Freud and the attack on nature

The idea of subjugating and manipulating nature, as the earliest farmers did, still drives human endeavor. As Sigmund Freud put it in Civilization and its Discontents,* "Against the dreaded external world one can only defend oneself by...becoming a member of the human community, and, with the help, going over to the attack on nature and subjecting her to the human will."

Indeed science and religion have regarded Nature as a force to be feared and dominated, if possible. In 1543, when Copernicus established that the earth was not at the center of creation, revolving as it does about the sun, his findings had the effect of displacing the Pope as the sole focus of divine enterprise and communication. Note that Galileo's work remained on the Catholic Church's index of forbidden works for centuries. Instead of adjusting to the new facts, the church became ever more severe in its assertion of authority over man and nature, ushering in the dreaded Inquisition. Even the printer of Gutenberg's Bible was obliged under pain of death by fire, to hand over the secret of multiple identical reproduction, considered by the Inquisition as possible only with the help of the devil. **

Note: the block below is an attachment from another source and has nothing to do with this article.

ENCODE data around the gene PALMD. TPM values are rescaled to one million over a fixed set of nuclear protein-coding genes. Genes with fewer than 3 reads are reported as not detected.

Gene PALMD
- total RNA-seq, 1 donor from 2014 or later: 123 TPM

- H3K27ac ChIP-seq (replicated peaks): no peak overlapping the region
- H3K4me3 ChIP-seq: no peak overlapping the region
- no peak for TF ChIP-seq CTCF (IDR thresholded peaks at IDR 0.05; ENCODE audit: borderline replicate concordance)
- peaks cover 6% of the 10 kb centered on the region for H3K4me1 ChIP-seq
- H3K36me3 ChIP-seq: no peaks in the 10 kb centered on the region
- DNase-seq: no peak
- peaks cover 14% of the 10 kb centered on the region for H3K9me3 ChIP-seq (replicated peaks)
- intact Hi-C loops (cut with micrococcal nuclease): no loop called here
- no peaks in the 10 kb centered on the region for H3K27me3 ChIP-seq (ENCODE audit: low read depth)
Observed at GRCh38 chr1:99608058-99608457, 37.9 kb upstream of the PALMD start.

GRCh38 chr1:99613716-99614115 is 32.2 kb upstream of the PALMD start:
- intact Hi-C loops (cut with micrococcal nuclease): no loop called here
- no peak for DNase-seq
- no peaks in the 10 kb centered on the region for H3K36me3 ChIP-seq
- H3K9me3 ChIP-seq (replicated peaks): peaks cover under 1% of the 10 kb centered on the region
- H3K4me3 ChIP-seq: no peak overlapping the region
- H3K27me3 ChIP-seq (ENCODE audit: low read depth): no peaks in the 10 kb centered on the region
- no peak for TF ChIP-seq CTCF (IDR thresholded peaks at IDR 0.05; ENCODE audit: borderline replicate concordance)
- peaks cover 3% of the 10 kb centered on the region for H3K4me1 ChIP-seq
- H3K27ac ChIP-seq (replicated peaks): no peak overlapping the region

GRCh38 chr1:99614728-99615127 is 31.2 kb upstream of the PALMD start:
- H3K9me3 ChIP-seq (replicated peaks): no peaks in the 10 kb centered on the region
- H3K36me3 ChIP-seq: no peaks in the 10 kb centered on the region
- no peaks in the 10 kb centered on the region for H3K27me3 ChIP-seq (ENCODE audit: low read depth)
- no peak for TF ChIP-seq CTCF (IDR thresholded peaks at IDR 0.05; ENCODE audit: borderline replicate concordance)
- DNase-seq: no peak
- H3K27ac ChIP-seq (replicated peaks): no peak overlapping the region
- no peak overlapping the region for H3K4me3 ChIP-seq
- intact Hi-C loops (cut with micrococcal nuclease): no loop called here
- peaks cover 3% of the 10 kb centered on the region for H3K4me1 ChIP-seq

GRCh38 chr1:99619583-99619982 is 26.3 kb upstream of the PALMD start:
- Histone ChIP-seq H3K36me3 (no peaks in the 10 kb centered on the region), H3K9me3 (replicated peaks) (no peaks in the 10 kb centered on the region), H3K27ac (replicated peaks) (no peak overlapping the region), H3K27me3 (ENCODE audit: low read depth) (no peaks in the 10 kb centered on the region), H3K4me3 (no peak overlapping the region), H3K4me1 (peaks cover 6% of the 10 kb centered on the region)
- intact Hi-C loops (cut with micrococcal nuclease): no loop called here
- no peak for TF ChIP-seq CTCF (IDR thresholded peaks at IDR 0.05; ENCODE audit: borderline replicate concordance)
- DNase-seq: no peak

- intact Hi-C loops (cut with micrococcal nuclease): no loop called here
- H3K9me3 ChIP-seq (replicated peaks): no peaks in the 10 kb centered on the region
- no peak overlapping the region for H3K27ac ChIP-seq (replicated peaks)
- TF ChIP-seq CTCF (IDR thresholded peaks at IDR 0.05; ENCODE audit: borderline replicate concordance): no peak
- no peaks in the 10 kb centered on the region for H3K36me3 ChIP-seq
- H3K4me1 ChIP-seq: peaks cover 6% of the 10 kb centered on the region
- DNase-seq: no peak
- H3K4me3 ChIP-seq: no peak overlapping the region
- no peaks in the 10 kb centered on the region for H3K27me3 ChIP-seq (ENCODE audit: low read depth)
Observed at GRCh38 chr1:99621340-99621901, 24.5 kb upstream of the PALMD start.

However, after the scientific revolution, centuries of development eroded the spiritual authority of religion, and church and science are today polarized, separate persuasions. As it happens, both are subject to to human nature and there are instances of captains of industry refusing to adapt to changes that have made their products obsolete***. In many cases, the corporation `in denial' has suffered or disappeared. In the early 21st century there is stubborn resistance to change that would mitigate environmental degradation; thus we attack nature at our own risk.


  * Sigmund Freud, Civilization and its Discontents, W. W. Norton, New York, 1989, p. 27.
 ** Philip B. Meggs, History of Graphic Design, van Nostrand Reinhold, New York, 1983, p. 81.
*** Danny Miller, The Icarus Paradox: how exceptional companies bring about their own downfall, Harper Business, New York, 1990, p 18

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"The Progress Trap - and how to avoid it" Copyright Daniel O'Leary, registered at
the Copyright Office, Consumer and Corporate Affairs, Canada on April 5, 1991 (ref 405917)